(England 03 Dec 1830 – 25 Jan 1896)
23.5 x 31.2 cm sheet (irreg.)
This graceful drawing comprises figure and detail studies for two paintings by Leighton: Whispers c1881 (whereabouts unknown) and Wedded 1882. The latter was purchased by the Art Gallery of New South Wales from the Royal Academy exhibition in London in 1882 (opposite, below right). It depicts two chastely embracing lovers standing beneath an archway of the ruined Greek theatre at Taormina in Sicily.
In the drawing the lovers are clearly recognisable on the left side of the sheet, although their garments are different to those seen in the finished work. By comparison with the study, the female figure is shown with her head and torso tilted further back in an attitude more powerfully expressive of her yearning. Her male companion is also rather more idealised, and assumes a more graceful contrapposto stance. The separate studies of hands in the lower half of the sheet were more or less incorporated into the painting, apart from minor adjustments to the placement of the fingers.
Leighton routinely produced quantities of preparatory figure studies – most of them in black and white chalk on blue- or brown-tinted papers – directly from the model, a practice that distinguished him from the majority of British artists active in the second half of the 19th century. His outstanding talent as a figure painter can largely be ascribed to his Continental education, founded on the academic tradition of life drawing. It was through drawing that Leighton was able to understand human anatomy and to perfect the classically restrained gestures and poses of his figures, which he habitually sketched as nudes before covering them with drapery (see 41.1975).
Leighton was the most renowned exponent of Victorian classicism, an artistic tendency in many ways antithetical to the Pre-Raphaelite movement (which it immediately followed on from) and its espousal of truth to nature. While classical in inspiration, Leighton’s art nonetheless made an important contribution to the Aesthetic movement, with its pursuit of ideal beauty unrestrained by meaning or moral. Leighton sought such beauty in an imaginary antique world of eternal summertime.
Leighton benefitted from a cultivated and cosmopolitan upbringing, spending much of his childhood and adolescence in Europe with his family. By the age of 11 he was already enrolled in drawing classes in Florence. He continued his art studies in Frankfurt, Brussels and Paris. From 1852 he based himself in Rome before settling permanently in London in 1859.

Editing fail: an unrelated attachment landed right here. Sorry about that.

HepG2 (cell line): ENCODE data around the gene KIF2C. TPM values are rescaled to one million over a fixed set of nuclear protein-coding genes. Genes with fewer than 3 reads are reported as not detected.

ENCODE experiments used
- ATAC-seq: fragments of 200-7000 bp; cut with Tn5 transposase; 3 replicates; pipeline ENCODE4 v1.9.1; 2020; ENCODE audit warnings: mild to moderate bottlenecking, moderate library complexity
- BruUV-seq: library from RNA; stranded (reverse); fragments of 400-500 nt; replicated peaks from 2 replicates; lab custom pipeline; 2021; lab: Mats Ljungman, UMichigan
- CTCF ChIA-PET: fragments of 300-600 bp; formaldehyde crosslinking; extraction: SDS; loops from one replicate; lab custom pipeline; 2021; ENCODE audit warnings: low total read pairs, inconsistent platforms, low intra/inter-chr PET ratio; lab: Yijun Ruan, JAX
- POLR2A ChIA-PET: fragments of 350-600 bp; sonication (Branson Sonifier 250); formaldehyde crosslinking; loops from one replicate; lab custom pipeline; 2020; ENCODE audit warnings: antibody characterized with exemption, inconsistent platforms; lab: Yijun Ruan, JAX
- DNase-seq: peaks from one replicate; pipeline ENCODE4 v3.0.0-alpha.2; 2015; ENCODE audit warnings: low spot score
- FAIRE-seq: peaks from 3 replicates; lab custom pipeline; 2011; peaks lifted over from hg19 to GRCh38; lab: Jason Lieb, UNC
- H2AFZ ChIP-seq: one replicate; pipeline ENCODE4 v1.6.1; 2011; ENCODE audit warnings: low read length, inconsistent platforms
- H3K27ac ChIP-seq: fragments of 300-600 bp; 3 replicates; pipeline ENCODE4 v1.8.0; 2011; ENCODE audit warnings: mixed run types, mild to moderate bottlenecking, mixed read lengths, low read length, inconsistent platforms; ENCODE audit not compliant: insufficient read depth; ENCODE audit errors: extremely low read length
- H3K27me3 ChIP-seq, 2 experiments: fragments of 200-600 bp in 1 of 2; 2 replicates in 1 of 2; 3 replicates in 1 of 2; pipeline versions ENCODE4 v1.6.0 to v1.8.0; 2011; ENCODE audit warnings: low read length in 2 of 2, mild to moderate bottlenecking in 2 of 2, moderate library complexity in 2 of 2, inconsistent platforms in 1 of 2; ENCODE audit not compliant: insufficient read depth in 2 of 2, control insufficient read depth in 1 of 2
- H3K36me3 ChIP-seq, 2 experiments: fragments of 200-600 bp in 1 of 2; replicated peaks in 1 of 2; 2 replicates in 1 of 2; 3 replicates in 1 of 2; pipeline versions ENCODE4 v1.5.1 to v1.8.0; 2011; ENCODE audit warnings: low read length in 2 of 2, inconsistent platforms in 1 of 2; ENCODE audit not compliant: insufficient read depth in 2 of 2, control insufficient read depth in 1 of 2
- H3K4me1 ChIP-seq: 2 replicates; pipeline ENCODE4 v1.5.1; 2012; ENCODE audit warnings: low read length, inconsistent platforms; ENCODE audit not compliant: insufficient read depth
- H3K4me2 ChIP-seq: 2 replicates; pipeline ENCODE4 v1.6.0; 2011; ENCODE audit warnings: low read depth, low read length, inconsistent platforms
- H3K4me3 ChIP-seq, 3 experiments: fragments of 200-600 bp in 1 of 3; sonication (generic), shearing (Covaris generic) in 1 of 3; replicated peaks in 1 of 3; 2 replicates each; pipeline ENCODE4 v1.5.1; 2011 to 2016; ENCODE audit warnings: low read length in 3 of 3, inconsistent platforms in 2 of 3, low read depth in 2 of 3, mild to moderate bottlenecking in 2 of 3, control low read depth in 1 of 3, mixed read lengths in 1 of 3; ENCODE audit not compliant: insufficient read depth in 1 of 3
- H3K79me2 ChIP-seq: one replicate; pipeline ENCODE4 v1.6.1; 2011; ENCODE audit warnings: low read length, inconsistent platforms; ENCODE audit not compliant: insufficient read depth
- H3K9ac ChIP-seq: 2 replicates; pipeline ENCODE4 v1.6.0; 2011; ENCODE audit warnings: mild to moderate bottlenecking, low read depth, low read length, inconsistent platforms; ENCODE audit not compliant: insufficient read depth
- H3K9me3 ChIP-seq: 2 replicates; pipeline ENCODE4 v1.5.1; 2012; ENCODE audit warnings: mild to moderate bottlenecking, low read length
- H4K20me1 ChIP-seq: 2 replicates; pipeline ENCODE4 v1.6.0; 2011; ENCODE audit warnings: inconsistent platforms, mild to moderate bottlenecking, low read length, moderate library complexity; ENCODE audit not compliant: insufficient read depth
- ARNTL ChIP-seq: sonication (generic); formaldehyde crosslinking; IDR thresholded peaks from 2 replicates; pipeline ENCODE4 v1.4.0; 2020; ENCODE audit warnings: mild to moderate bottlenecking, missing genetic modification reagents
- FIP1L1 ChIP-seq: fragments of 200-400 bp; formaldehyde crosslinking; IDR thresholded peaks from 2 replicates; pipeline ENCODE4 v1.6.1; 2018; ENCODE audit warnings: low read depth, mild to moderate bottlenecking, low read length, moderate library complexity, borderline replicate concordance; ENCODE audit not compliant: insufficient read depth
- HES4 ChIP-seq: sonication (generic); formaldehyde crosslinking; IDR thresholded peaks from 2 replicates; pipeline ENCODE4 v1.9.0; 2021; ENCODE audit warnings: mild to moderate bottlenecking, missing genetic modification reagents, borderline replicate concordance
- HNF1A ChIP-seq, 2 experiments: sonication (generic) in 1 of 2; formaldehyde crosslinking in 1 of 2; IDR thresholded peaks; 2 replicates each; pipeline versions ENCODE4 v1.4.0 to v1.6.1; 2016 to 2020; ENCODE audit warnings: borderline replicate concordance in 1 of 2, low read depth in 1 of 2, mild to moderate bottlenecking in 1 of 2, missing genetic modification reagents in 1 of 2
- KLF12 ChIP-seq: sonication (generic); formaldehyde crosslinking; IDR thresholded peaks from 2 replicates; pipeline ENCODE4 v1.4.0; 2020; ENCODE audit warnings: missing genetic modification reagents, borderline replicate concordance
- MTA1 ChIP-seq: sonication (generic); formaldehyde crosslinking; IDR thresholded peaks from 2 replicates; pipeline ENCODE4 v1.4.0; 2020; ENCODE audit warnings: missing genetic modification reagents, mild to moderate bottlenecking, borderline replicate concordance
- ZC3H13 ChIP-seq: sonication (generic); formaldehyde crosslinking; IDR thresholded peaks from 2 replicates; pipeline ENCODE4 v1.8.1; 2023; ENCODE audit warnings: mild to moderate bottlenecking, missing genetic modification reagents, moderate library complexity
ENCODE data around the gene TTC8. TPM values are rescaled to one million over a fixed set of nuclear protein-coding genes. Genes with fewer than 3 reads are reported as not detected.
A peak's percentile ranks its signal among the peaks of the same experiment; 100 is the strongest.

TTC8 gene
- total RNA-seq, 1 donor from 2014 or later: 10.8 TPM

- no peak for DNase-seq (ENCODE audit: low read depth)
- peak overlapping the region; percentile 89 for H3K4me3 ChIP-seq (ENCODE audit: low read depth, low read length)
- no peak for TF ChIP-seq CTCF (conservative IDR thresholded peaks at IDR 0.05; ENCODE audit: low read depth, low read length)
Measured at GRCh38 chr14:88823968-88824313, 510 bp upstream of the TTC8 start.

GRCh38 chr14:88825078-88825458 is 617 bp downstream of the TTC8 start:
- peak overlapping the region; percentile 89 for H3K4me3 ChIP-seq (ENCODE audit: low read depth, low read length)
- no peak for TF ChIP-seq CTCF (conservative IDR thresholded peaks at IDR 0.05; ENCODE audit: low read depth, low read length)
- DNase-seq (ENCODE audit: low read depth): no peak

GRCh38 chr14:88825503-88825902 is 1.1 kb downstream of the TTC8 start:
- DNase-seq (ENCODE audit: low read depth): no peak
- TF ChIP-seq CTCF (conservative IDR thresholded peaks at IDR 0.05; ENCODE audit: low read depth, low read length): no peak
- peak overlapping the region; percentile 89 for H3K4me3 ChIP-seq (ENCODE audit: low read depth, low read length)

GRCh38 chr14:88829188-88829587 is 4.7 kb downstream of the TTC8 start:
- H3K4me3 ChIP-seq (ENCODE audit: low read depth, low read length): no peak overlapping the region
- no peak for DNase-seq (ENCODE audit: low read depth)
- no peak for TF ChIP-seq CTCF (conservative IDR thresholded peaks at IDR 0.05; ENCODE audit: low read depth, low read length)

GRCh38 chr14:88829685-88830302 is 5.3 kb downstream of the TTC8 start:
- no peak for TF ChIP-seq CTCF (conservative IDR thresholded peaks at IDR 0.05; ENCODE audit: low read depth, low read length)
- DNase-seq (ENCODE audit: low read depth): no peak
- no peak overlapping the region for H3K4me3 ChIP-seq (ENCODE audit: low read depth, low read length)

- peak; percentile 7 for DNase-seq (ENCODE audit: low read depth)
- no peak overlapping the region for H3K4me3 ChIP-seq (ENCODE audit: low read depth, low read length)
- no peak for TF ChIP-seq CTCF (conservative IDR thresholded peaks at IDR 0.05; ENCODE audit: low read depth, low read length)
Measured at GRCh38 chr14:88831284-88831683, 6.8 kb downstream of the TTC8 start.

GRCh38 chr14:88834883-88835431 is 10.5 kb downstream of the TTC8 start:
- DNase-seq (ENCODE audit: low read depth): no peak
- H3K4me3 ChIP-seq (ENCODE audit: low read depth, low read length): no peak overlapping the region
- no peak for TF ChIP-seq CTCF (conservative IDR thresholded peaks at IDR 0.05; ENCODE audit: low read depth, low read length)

He was elected an associate of the Royal Academy in 1864, a full member in 1868, and a decade later became its president. His reputation as a pillar of the Victorian art establishment was indisputable. His extraordinary studio- house in Kensington, featuring the opulent Arab Hall as its centrepiece, was built from 1864 and extended over the next 30 years into a private palace of art. Here Leighton entertained the great and good of London society.
A fastidious, patrician figure, Leighton never married. In 1896 he became the first artist to be raised to the peerage, and died Baron Leighton of Stretton.
Renée Free and Rose Peel, Dreams and realities: Victorian works on paper, Sydney, 1993, 9.
Renée Free and Peter Laverty, Victorian Olympians, Sydney, 1975, 34, 69 (illus.). cat.no. D6
Terence Maloon and Peter Raissis (Editors), Michelangelo to Matisse: drawing the figure, Sydney, 1999. cat.no. 186
Dreams and realities: Victorian works on paper, Art Gallery of New South Wales, Sydney, 07 Aug 1993–24 Oct 1993
Sketches and studies 19th century English drawings from the collection, Art Gallery of New South Wales, Sydney, 14 Nov 1997–02 Mar 1998
Michelangelo to Matisse: Drawing the figure, Art Gallery of New South Wales, Sydney, 20 Nov 1999–27 Feb 2000
European prints and drawings 1500-1900, Art Gallery of New South Wales, Sydney, 30 Aug 2014–02 Nov 2014